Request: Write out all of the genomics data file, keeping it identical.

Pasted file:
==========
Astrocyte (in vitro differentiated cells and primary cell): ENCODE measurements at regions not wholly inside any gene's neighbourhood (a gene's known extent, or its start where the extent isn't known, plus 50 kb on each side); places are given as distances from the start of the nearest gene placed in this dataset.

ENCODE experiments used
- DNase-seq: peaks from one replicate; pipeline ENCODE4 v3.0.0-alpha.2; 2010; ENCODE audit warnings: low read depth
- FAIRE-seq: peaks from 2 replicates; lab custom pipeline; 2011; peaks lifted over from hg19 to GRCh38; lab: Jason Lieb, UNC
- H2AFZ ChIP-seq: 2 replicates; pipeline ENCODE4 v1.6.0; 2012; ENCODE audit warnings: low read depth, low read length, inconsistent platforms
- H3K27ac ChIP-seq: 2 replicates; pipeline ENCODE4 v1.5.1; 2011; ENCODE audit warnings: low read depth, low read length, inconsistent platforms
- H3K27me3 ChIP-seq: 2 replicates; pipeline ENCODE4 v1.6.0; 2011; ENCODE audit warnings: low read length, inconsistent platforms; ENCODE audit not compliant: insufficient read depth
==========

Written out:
Astrocyte (in vitro differentiated cells and primary cell): ENCODE measurements at regions not wholly inside any gene's neighbourhood (a gene's known extent, or its start where the extent isn't known, plus 50 kb on each side); places are given as distances from the start of the nearest gene placed in this dataset.

ENCODE experiments used
- DNase-seq: peaks from one replicate; pipeline ENCODE4 v3.0.0-alpha.2; 2010; ENCODE audit warnings: low read depth
- FAIRE-seq: peaks from 2 replicates; lab custom pipeline; 2011; peaks lifted over from hg19 to GRCh38; lab: Jason Lieb, UNC
- H2AFZ ChIP-seq: 2 replicates; pipeline ENCODE4 v1.6.0; 2012; ENCODE audit warnings: low read depth, low read length, inconsistent platforms
- H3K27ac ChIP-seq: 2 replicates; pipeline ENCODE4 v1.5.1; 2011; ENCODE audit warnings: low read depth, low read length, inconsistent platforms
- H3K27me3 ChIP-seq: 2 replicates; pipeline ENCODE4 v1.6.0; 2011; ENCODE audit warnings: low read length, inconsistent platforms; ENCODE audit not compliant: insufficient read depth